While Sun Yat-sen’s Guomindang and Li Dazhao’s Communist Party had very different long-term objectives, they did share some strong, near-term commitments. Read to know how the Comintern used these common goals to bring about a coalition between the two parties.
Chinese Communist Party
By the late fall of 1920, efforts were underway in China to organize a bona fide Chinese Communist Party. However, the warlords who controlled Beijing were fully aware of the Comintern’s subversive intentions.
The Comintern was the international arm of the Soviet Communist Party, the Third Communist International. Its agents were instructing the revolutionaries in the theory and practice of Bolshevism.
Learn more about the Boxer uprising.
First National Congress
Alerted that the new Communist Party was about to convene its first National Congress in July of 1921, treaty port police hounded dozens of known or suspected communists, forcing many to go into hiding.
Of the 50 or so original members of the CCP, only 12 managed to attend the founding Party Congress, which was held amid very tight secrecy at a private girls’ school inside Shanghai’s French Concession.
When the French Concession’s foreign police, acting on a tip, raided the school in the middle of the meeting, the delegates fled. Later, they reassembled on a pleasure boat in the middle of the scenic South Lake in neighboring Zhejiang Province.
Unhappily, no definitive written record of this first meeting was preserved.
This is a transcript from the video series The Fall and Rise of China. Watch it now, on The Great Courses Plus.
Coalition between Sun Yat-sen and Li Dazhao
With the Comintern holding the purse strings and providing organizational and logistical guidance, Soviet agents in 1923 began to press for a working coalition, or united front, between Sun Yat-sen’s Guomindang and Li Dazhao’s Communist.
Although their long-term objectives diverged profoundly, with Sun favoring Western-style liberalism, while the CCP agitated for proletarian socialism, the two parties shared a strong near-term commitment to eradicating the so-called three evils: warlordism, foreign imperialism, and feudal autocracy.
Under the watchful guidance of a Comintern agent named Mikhail Borodin, an agreement was hammered out between the Guomindang and the Chinese communists in 1923. Under its terms, the two parties agreed to share leadership within a single, integrated united front.
Because the CCP at this point numbered a mere 300 members and was still in its infancy, the Guomindang, as the united front’s senior partner, was given a dominant leadership role in the new organization.
Learn more about the Communists’ guerrilla methodology.
Guomindang-Chinese Communist United Front
As a condition of his agreement to collaborate with the Communists, Sun insisted that the CCP must renounce its party’s organizational autonomy and that individual members of CCP should join the Guomindang as individuals, not as members of the Communist Party.
Once they had entered the GMD, the Communists would be subjected to Sun’s leadership. Though Li Dazhao and Chen Duxiu were skeptical, Mikhail Borodin pressed them to concede this point, which they eventually did.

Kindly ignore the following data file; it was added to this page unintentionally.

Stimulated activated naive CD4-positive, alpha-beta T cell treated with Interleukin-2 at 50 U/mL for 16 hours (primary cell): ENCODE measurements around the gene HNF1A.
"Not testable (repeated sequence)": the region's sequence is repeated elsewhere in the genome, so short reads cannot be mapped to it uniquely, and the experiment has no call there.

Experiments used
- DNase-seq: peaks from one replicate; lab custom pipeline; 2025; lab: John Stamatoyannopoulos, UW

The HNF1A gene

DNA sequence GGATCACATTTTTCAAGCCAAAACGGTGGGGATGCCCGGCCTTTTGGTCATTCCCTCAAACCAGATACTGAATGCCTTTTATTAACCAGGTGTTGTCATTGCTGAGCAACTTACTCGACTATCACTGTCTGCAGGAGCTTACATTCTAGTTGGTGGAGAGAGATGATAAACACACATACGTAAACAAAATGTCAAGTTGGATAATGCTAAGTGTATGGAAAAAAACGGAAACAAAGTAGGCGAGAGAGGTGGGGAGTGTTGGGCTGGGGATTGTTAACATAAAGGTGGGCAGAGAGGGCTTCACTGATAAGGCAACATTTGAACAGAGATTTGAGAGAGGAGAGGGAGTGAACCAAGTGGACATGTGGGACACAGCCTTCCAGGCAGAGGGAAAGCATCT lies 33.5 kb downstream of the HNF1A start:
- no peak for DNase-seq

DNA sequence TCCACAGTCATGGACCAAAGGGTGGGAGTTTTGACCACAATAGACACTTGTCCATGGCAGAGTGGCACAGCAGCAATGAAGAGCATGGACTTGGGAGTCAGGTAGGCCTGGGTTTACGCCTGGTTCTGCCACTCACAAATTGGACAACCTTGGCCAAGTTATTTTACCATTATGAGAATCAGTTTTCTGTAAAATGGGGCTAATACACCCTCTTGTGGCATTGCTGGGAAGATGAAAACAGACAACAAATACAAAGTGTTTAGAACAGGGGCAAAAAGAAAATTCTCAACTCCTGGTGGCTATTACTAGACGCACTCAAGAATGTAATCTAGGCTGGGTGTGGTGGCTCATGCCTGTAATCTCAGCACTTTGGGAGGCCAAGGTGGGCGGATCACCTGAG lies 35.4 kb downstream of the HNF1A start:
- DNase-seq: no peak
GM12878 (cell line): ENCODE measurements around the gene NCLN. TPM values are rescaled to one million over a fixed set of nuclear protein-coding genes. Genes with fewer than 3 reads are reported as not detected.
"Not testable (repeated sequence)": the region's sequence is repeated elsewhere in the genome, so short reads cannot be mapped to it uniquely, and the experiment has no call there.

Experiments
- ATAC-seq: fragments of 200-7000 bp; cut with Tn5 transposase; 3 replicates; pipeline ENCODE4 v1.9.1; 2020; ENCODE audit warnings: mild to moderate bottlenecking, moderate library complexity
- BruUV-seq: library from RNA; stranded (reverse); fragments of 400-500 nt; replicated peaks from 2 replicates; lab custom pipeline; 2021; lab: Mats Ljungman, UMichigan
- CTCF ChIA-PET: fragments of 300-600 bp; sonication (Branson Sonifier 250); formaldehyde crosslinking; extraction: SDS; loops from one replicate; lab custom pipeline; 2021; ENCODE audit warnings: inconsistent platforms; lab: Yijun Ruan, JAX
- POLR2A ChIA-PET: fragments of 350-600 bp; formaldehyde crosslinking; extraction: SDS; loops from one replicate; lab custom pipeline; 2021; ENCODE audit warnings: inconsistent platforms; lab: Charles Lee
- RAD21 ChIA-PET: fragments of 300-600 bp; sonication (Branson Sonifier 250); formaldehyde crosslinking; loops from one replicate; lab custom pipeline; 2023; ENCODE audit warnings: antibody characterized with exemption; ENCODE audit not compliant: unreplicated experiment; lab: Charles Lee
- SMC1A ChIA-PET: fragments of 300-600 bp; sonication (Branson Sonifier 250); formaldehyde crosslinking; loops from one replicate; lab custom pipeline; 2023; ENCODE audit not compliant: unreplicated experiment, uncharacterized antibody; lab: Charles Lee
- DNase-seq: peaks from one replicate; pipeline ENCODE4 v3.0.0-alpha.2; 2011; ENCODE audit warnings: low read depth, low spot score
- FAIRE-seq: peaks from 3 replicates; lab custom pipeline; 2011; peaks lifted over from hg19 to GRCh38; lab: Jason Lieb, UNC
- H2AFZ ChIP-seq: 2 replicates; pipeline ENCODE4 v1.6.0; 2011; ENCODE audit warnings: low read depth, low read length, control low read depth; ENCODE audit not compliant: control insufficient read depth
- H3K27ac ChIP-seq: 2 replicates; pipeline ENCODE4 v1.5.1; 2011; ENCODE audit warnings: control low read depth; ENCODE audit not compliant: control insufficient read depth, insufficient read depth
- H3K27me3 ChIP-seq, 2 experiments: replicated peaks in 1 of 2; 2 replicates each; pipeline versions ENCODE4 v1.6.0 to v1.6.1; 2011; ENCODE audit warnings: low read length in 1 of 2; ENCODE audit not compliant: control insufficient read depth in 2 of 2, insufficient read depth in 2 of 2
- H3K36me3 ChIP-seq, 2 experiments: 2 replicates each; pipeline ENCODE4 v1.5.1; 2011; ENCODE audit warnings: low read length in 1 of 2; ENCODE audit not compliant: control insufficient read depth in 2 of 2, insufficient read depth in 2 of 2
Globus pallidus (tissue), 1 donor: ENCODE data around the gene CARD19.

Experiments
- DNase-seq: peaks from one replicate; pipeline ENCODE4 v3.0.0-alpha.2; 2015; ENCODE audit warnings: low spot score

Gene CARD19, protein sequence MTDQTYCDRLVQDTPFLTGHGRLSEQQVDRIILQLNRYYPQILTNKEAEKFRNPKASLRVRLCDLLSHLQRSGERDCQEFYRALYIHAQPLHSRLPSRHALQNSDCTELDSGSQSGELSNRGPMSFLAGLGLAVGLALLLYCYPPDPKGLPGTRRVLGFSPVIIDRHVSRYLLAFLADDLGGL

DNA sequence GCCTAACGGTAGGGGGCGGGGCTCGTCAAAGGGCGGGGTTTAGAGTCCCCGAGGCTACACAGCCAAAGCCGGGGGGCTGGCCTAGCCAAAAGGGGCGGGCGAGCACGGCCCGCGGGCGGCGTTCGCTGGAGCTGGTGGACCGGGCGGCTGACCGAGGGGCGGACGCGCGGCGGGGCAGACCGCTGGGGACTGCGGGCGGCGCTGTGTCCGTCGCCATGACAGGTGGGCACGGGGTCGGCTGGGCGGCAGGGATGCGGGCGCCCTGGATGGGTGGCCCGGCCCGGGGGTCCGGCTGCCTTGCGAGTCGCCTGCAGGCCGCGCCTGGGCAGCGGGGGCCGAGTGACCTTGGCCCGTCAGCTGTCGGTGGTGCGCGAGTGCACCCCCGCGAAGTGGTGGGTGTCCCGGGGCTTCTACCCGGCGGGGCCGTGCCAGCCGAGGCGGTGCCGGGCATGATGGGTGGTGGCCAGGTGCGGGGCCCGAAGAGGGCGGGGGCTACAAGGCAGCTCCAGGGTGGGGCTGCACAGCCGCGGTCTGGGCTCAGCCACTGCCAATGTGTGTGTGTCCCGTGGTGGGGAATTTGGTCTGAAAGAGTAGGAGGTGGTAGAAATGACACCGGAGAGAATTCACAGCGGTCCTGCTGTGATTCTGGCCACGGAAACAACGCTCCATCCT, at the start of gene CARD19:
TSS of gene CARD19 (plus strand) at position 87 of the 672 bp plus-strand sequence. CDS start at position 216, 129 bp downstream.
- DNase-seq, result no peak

Thus was born the Guomindang/Chinese Communist United Front.
Developing the United Front
Moving his headquarters back to Canton in 1924, Sun set up a Peasant Training Institute there. Its goal was to arouse the revolutionary consciousness of the peasant masses. Interestingly, one of Sun’s lieutenants at the Peasant Training Institute was Mao Zedong.
In Sun’s Canton headquarters, a widening flow of Soviet arms, equipment, and advice helped to lend both discipline and muscle to the forces of the United Front. Under Sun’s overall leadership, a modern military institute, the Whampoa Academy, was established in 1925. Its commanding officer was a rising young GMD military star named Chiang K’ai-shek.
Chiang had recently returned from a year of advanced military training in the U.S.S.R. under Bolshevik tutelage. His second-in-command at Whampoa was a rising young Communist political organizer named Zhou Enlai.
Under the watchful eye of Soviet instructors, preparations were made at the Whampoa Academy for a decisive military campaign to liberate China from the grip of warlords, imperialists, and feudal landlords. But, before preparations could be completed, Sun Yat-sen’s health began to fade.
Learn more about the Treaty of Nanking.
Death of Sun Yat-sen
Diagnosed with liver cancer, Sun was hospitalized at the American-financed Beijing Union Medical College, where he died in March of 1925 at the age of 58.
Shortly before his death, Sun went out of his way to praise the Soviet Union; and he famously exhorted his countrymen, in his “last testament”, to ally with all nations “who treat [us] on an equal footing.”
His last words were, “Let us rise and fight together! The revolution is not yet accomplished!”
Sun’s death set off a bitter power struggle within the Guomindang, between left- and right-wing factions. Eventually the right-wing, led by Sun’s strong- willed protégé, Chiang K’ai-shek, would emerge victorious. But the intra- party split that burst into the open in 1925 was a deep and damaging one; and its effects would continue to be felt for many years to come.
Common Questions about Chinese Communism
Sun Yat-sen’s Guomindang and Li Dazhao’s Communist shared a strong near-term commitment to eradicating the so-called three evils: warlordism, foreign imperialism, and feudal autocracy.
As a condition of his agreement to collaborate with the Communists, Sun insisted that the CCP must renounce its party’s organizational autonomy and that individual members of CCP should join the Guomindang as individuals, not as members of the Communist Party, accepting Sun as their leader.
Sun Yat-sen’s last words were, “Let us rise and fight together! The revolution is not yet accomplished!”